Close to two dozen Argia damselfly species inhabit slow moving water areas in North America. The common name dancer refers to the lightness of their flight. They are one of the three most common types of damselflies found in the United States.
Beginning damselfly identification often points out that the way to at least categorize a damselfly in the field as a dancer species is to first look at the wings. While in a closed position, they are often set above the abdomen.
While blue represents the predominant male body color, the half dozen species presented below highlight an even more colorful Argia world.
A mostly blue thorax along with blue coloration for the final three abdominal segments, are the characteristic identifying tips for the male Blue-fronted Dancer (Argia apicalis), top picture.
This is a common species in slow water areas east of the Rocky Mountains.
Blue-ringed Dancers (Argia sedula) inhabit many different water areas, especially in the southern half of the United States.
Because of their extended range, they can be found flying, or in many cases, perching in the sun near a water source, from April through October.
The extra-blue eyes and top thoracic stripe (compared to the side thoracic stripes), along with the thin, light circles on the dark abdomen are useful field identification clues.
Golden or amber wings make for easy identification of the Golden-winged Dancer (Argia rhoadsi).
Finding one in the United States may prove to be a more difficult task than identifying one. They are a regional Argia species, with a range that extends from Northern Mexico to South Texas along the Lower Rio Grande Valley.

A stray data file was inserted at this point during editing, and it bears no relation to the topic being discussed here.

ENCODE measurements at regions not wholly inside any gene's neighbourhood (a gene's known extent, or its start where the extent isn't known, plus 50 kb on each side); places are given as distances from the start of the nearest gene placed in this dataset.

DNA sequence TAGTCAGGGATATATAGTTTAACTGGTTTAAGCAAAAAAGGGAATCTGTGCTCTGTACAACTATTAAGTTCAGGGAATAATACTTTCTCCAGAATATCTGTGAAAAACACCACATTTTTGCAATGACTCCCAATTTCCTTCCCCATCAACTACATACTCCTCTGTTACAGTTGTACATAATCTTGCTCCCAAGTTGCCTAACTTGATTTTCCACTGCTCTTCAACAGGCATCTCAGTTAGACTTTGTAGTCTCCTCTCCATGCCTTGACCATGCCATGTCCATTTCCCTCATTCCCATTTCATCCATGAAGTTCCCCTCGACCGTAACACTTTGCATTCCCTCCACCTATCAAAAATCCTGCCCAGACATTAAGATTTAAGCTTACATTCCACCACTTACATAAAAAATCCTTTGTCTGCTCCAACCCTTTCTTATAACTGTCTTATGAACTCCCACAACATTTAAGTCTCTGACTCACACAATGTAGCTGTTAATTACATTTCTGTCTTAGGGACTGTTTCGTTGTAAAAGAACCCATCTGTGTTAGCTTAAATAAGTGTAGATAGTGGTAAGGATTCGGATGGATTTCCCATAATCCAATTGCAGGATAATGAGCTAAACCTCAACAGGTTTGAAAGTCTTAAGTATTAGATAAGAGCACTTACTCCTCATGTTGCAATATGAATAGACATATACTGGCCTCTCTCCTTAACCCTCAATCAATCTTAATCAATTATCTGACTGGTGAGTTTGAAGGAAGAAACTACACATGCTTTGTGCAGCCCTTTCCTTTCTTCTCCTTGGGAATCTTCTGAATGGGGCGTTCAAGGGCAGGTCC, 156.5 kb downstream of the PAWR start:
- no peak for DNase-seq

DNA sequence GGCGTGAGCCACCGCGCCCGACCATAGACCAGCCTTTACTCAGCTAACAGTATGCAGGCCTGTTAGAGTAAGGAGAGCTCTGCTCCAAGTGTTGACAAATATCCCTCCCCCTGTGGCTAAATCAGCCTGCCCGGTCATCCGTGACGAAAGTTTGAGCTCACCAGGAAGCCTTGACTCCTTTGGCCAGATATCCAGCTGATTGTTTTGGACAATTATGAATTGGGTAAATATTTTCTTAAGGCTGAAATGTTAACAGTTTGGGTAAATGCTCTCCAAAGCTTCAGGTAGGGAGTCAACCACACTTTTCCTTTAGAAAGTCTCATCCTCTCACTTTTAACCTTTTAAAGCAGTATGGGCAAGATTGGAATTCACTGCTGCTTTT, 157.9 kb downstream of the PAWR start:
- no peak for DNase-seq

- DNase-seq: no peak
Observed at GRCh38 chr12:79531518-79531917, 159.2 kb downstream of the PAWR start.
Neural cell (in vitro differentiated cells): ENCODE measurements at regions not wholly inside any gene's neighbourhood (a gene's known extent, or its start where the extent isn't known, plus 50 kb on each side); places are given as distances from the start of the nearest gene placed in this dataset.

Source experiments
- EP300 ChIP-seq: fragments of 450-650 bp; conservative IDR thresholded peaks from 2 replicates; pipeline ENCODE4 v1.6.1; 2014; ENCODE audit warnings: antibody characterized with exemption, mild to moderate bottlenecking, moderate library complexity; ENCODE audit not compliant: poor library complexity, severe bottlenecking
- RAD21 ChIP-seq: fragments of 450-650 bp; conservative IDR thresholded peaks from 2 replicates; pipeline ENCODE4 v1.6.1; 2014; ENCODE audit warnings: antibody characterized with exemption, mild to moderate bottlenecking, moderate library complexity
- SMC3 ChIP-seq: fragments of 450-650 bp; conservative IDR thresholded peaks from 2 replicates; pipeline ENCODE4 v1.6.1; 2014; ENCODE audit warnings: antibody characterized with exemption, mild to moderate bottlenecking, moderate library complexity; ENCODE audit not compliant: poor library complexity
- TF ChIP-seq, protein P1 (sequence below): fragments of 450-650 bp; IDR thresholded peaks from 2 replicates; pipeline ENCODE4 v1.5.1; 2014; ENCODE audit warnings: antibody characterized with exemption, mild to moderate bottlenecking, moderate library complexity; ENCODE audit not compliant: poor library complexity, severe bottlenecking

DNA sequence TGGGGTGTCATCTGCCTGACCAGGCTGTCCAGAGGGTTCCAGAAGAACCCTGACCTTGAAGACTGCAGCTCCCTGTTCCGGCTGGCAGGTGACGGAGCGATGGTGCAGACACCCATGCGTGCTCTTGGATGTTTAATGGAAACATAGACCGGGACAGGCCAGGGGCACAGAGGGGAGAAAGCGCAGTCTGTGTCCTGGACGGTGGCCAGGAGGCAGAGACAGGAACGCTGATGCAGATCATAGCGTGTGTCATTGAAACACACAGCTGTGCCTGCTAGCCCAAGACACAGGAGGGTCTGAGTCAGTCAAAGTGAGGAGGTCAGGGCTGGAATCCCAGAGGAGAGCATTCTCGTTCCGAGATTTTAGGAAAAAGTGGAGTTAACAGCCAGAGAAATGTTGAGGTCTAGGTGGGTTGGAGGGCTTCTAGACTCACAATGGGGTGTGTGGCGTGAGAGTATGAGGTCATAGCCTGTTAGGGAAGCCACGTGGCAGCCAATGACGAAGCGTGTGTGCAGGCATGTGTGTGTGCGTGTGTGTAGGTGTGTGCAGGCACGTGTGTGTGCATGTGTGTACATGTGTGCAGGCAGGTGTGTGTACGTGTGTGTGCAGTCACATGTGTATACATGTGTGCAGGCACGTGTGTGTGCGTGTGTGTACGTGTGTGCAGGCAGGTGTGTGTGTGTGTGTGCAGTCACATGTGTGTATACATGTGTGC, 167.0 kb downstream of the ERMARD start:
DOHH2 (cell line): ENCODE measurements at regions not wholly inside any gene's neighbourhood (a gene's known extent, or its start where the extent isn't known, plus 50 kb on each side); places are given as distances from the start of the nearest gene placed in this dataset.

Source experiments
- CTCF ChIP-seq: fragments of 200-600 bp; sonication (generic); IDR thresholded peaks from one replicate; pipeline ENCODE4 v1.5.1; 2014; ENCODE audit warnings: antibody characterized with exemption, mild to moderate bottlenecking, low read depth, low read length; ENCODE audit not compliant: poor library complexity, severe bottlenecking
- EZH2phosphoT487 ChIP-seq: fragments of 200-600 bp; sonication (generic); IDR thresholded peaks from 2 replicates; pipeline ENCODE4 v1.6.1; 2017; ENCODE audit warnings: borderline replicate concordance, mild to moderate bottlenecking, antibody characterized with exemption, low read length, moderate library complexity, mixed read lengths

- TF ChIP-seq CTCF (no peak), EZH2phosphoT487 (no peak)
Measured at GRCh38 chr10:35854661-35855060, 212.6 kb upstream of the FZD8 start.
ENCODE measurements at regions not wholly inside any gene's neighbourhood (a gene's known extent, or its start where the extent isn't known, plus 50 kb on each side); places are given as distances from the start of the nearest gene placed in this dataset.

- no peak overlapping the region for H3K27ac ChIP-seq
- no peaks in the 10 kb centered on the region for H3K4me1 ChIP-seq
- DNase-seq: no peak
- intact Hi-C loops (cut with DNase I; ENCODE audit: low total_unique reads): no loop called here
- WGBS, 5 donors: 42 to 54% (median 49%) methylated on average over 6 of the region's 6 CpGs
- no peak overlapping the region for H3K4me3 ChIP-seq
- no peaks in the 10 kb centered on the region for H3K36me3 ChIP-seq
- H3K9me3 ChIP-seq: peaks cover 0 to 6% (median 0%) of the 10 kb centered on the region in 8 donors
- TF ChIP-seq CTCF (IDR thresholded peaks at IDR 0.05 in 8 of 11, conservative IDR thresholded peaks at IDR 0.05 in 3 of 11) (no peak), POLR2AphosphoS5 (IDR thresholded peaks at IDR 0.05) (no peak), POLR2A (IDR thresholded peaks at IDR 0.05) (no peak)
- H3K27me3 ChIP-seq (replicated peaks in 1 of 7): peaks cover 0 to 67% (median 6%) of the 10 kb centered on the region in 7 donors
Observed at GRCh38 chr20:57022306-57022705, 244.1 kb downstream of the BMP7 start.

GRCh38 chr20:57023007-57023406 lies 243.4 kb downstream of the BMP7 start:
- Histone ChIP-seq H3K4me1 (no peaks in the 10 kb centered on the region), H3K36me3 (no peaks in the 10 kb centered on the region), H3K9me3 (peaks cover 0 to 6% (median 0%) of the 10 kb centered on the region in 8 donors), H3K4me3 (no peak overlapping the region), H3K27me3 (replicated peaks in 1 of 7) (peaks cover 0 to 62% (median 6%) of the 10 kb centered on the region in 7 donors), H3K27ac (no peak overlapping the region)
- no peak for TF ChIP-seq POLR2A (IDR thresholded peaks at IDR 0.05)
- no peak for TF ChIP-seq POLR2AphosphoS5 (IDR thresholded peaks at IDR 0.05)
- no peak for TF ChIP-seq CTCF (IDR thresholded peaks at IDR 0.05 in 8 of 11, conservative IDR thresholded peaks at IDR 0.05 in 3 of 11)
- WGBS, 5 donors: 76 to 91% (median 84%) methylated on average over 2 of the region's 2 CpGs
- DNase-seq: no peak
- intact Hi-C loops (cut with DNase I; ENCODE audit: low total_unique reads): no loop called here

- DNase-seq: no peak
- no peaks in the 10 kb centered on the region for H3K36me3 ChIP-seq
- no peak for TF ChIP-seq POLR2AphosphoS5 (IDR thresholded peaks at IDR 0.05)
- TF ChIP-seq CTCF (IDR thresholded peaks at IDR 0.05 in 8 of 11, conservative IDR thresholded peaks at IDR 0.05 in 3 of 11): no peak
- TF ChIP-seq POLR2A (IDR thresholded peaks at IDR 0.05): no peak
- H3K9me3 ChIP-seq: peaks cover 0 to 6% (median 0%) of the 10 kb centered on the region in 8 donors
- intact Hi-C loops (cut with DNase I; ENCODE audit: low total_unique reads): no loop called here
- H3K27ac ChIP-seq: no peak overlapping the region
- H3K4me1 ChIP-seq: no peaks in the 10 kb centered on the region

Within their range, they are quite plentiful, and can be found near slow moving streams.
Three different subspecies of Variable Dancers (Argia fumipennis) inhabit the Eastern United States:
- The Black Dancer of Florida (Argia fumipennis atra)
- The Smoky-winged Dancer of the Southeast (Argia fumipennis fumipennis)
- The Violet Dancer of most of the East (Argia fumipennis violacea)
While body color can vary from subspecies to subspecies, most of the males are violet, with blue an alternative color. Most of the females have brown bodies.
Wing color tends to get darker in the southern half of its range, with the darkest winged species, the Black Dancer, found almost exclusively in Florida.
The first picture in the series shows a species with a brownish body and almost black wings, making the tentative identification a female Black Dancer (Argia fumipennis atra). The second picture shows the Violet Dancer.
A few of the dancers have purple bodies, including the Kiowa Dancer.
The Blue-tipped Dancer is yet another variation on the theme of purple colored dancer damselflies. It has a purple throax and a blue color tip at the end of the abdomen.
The Tonto Dancer, yet another of the purple dancers, is an Arizona specialty.
Moving from the purple to the blue bodied dancer, nothing says blue dancer damselfly like the Vivid Dancer (Argia vivida). It’s the official state insect of Nevada, and it is also the most common Argia species along western forested areas near streams or rivers.
The name vivid describes the very blue color of the males. Along with color, the triangular pattern on the side of the abdomen serves as the best field identification clue for the species. It is also present on the less colorful females.
Paiute Dancers are fairly common in the Midwest and Western United States.
Aztec Dancers (Argia nahuana) are a Southwest species. They look almost similar to a California Dancer. Generally when their territories overlap in areas of California, the Aztec Dancer looks to have a more pale blue body.